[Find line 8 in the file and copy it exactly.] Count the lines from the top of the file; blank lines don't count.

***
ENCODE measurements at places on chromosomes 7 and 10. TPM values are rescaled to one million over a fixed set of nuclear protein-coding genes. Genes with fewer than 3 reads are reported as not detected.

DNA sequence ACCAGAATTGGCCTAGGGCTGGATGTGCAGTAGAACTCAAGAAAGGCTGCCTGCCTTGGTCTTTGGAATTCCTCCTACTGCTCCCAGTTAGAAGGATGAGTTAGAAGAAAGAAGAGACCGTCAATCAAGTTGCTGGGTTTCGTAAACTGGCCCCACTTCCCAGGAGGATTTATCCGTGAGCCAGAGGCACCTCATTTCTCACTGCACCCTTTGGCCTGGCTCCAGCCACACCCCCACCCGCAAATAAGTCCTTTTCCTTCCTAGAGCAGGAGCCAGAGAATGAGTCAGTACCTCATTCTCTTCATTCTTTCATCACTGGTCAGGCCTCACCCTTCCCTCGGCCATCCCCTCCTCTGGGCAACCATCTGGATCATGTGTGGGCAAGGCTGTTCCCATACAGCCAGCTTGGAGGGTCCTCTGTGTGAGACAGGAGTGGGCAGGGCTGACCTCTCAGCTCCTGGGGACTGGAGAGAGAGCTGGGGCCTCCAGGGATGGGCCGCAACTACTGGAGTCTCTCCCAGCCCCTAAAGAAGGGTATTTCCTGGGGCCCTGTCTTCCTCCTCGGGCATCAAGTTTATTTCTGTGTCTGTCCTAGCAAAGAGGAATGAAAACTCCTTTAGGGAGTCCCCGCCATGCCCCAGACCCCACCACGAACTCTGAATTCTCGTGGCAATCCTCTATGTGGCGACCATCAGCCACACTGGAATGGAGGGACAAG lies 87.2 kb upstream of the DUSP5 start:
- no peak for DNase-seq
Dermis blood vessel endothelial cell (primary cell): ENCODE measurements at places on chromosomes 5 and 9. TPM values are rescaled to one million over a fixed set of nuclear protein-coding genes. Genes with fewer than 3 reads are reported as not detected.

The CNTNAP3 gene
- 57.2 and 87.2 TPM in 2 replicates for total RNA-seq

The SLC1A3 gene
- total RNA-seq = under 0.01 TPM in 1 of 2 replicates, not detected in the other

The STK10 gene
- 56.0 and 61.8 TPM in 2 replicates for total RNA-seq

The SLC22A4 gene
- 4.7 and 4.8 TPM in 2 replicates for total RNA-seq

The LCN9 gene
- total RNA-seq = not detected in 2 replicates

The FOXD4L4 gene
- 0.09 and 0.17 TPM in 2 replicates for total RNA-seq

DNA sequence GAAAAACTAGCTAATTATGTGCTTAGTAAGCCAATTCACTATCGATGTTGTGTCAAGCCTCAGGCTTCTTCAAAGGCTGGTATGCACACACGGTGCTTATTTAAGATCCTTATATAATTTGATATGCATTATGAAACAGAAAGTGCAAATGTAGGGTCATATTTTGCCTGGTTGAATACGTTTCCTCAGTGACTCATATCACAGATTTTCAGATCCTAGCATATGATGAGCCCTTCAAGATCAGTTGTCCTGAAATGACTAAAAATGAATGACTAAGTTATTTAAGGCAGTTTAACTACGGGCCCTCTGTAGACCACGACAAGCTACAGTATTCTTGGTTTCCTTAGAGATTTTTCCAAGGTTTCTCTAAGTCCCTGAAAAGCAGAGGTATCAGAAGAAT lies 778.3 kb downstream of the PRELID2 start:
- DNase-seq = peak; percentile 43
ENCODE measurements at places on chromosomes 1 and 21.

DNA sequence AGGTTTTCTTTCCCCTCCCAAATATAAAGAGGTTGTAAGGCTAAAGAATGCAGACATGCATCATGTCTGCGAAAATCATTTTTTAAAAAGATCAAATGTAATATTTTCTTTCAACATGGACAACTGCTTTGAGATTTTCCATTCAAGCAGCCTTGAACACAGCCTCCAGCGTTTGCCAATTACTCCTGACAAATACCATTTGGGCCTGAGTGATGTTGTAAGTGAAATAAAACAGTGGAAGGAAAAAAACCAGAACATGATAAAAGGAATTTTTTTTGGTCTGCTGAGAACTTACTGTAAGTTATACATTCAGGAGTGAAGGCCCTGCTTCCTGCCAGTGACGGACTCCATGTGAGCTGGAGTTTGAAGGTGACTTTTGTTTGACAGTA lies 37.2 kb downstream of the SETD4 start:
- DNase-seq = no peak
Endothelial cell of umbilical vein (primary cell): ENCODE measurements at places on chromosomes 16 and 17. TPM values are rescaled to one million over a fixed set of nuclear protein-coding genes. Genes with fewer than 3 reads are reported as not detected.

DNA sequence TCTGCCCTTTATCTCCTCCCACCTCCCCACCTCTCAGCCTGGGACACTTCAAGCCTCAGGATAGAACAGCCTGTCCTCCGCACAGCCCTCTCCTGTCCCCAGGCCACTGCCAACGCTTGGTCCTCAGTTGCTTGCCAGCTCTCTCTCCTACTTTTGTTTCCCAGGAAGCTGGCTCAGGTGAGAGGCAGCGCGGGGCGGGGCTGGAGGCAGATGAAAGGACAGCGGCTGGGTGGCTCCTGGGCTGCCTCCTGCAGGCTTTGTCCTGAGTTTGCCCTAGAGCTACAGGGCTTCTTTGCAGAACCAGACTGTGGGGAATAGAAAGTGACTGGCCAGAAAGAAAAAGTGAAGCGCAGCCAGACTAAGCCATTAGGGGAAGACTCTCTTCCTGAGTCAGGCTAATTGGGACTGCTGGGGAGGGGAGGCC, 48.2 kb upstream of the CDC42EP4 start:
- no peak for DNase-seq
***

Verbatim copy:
- total RNA-seq = under 0.01 TPM in 1 of 2 replicates, not detected in the other